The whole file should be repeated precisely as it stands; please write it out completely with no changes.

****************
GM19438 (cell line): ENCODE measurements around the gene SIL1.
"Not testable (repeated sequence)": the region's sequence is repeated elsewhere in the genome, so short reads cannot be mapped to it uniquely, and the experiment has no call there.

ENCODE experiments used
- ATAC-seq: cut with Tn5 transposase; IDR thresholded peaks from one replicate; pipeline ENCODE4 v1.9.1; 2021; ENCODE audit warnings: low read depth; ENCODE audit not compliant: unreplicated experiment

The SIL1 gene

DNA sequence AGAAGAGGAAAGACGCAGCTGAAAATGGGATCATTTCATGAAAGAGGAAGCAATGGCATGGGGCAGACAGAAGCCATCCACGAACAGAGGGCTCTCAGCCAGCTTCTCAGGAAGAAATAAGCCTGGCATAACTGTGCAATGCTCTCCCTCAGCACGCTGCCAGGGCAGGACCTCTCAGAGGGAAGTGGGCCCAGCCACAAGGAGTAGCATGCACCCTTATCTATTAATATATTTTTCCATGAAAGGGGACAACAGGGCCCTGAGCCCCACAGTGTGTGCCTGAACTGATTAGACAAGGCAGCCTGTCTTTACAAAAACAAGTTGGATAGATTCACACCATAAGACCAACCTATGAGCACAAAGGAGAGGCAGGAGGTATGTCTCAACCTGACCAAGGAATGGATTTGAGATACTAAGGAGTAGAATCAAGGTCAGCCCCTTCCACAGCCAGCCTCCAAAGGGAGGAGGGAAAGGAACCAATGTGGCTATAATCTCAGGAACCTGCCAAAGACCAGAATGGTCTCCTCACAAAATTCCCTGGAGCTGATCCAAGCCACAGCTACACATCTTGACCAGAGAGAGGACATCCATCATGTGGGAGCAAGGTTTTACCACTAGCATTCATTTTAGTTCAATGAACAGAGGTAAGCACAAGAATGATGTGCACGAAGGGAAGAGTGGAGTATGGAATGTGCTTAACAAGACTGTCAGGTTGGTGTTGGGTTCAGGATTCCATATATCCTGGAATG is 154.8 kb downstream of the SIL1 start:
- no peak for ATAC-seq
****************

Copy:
GM19438 (cell line): ENCODE measurements around the gene SIL1.
"Not testable (repeated sequence)": the region's sequence is repeated elsewhere in the genome, so short reads cannot be mapped to it uniquely, and the experiment has no call there.

ENCODE experiments used
- ATAC-seq: cut with Tn5 transposase; IDR thresholded peaks from one replicate; pipeline ENCODE4 v1.9.1; 2021; ENCODE audit warnings: low read depth; ENCODE audit not compliant: unreplicated experiment

The SIL1 gene

DNA sequence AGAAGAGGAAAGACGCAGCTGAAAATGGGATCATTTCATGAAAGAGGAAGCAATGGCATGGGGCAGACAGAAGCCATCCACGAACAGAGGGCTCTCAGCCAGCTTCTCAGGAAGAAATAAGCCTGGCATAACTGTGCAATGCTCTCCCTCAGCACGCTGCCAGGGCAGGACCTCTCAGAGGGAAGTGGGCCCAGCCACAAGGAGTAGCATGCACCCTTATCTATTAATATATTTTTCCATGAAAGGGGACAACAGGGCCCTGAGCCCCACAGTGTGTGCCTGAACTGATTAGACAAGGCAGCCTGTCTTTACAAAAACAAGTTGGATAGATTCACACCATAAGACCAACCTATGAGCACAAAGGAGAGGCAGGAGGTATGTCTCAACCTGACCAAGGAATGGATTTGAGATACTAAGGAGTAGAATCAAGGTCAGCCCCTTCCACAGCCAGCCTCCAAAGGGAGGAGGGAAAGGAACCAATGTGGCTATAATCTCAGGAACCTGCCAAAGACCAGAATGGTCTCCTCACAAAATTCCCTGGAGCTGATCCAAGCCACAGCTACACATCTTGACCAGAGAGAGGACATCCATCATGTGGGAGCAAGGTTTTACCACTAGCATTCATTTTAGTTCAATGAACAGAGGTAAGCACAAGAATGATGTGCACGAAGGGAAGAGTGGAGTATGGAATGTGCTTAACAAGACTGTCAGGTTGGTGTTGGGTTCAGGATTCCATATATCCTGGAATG is 154.8 kb downstream of the SIL1 start:
- no peak for ATAC-seq